Environmentalists oppose mountain bike trails in Mount Canobolas Conservation Area

CONCERNED: ECCO president Nick King, Central West Environment Council president Cilla Kinross and Orange Field Naturalist Society president John Austin.

CONCERNED: ECCO president Nick King, Central West Environment Council president Cilla Kinross and Orange Field Naturalist Society president John Austin.

ENVIRONMENTAL groups have united to plead Orange City Council not to allow a mountain bike trail centre in the Mount Canobolas Conservation Area, saying it will have a detrimental effect on the unique habitat.

Councillors will debate on Tuesday night whether to write to Minister for Environment and Heritage Mark Speakman to amend the mountain’s plan of management to allow for the centre.

A concept plan completed by World Trail has allowed for 116 kilometres of track across 11 loops, however the Central West Environment Council, the Environmentally Concerned Citizens of Orange (ECCO) and the Orange Field Naturalist and Conservation Society said 54 per cent of the tracks would be in the conservation area.

Environment council president Cilla Kinross said the area risked losing up to six hectares of habitat.

“There are vegetation communities on the mountain not found anywhere else, you have to go as far as Mount Kaputah or the Snowy,” she said.

While the tracks are only meant to be a metre wide, field naturalists president John Austin said inevitably more would be more taken out during construction and general wear and tear.

“A switchback will need earthmoving equipment to make it safe,” he said.

Dr Kinross, Mr Austin and ECCO president Nick King said the tracks would sever linkages, particularly for small animals.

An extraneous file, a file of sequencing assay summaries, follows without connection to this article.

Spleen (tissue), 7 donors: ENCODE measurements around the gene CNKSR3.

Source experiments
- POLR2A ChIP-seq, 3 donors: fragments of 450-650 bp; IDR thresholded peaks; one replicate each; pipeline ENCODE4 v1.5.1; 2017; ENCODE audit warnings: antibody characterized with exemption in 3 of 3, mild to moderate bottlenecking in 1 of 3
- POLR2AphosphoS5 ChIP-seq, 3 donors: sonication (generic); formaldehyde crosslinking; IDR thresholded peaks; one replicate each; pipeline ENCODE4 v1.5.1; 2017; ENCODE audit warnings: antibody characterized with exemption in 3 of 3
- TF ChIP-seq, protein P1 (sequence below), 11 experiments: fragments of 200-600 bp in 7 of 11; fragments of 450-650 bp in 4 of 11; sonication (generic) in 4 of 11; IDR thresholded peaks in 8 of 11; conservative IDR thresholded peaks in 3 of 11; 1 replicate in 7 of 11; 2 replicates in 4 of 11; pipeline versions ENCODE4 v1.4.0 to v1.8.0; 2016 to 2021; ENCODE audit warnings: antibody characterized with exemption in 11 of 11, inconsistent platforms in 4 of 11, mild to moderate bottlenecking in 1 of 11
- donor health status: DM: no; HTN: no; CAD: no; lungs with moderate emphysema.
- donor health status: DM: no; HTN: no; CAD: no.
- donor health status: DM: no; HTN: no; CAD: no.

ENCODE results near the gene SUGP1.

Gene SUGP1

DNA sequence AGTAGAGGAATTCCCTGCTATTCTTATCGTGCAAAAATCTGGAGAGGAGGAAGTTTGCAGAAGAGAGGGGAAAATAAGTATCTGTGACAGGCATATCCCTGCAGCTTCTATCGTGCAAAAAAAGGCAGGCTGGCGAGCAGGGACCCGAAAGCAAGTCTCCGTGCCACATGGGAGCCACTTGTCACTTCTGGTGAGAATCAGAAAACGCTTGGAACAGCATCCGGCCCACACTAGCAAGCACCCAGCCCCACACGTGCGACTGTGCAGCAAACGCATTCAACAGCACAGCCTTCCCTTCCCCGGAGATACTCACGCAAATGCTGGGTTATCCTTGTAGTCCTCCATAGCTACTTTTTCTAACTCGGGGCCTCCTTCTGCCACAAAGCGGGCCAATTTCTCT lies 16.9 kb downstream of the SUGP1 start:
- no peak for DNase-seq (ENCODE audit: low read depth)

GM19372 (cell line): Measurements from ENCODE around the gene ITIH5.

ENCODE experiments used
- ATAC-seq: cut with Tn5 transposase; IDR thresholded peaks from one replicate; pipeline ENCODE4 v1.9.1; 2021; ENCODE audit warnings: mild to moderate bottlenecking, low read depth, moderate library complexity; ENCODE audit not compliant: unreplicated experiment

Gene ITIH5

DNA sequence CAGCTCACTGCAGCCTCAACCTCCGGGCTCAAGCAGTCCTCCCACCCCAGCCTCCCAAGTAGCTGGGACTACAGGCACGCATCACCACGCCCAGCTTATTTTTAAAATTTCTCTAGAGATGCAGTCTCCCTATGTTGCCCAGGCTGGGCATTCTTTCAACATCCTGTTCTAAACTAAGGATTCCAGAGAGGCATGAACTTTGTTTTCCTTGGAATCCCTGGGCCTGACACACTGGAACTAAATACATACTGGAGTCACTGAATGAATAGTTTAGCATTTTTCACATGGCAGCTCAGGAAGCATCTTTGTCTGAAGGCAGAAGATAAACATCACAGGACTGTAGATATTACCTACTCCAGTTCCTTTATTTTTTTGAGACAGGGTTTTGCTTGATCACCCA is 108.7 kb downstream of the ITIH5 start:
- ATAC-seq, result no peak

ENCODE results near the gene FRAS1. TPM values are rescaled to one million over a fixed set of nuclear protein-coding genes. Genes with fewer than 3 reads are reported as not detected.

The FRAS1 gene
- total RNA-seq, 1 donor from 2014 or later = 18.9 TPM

“Because it exposes them to predation,” Mr King said.

“If you’re bird watching, for example, what you get to study will be reduced.”

According to a constraints and opportunities analysis, potentially affected species could include a eucalypt species, which only grows on the mountain between 1200 and 1300 metres, the barking owl, little eagle, superb parrot and two species of gliders.

Dr Kinross said the only section excluded following consultation was around The Walls picnic area due to rare species.

In a report to councillors, recreational services director Scott Maunder said the project could be achieved while adopting a sensitive approach to the environment elements of the proposal.

The report said the trail centre would create 18 jobs in its early stages and generate $2.3 million in gross regional product.

Four of the mountain biking trails would be rated as easy and seven as more difficult, with options available for two trails to make them attractive to advanced riders.

The minister could take as long as a year to make a decision on the plan of management.

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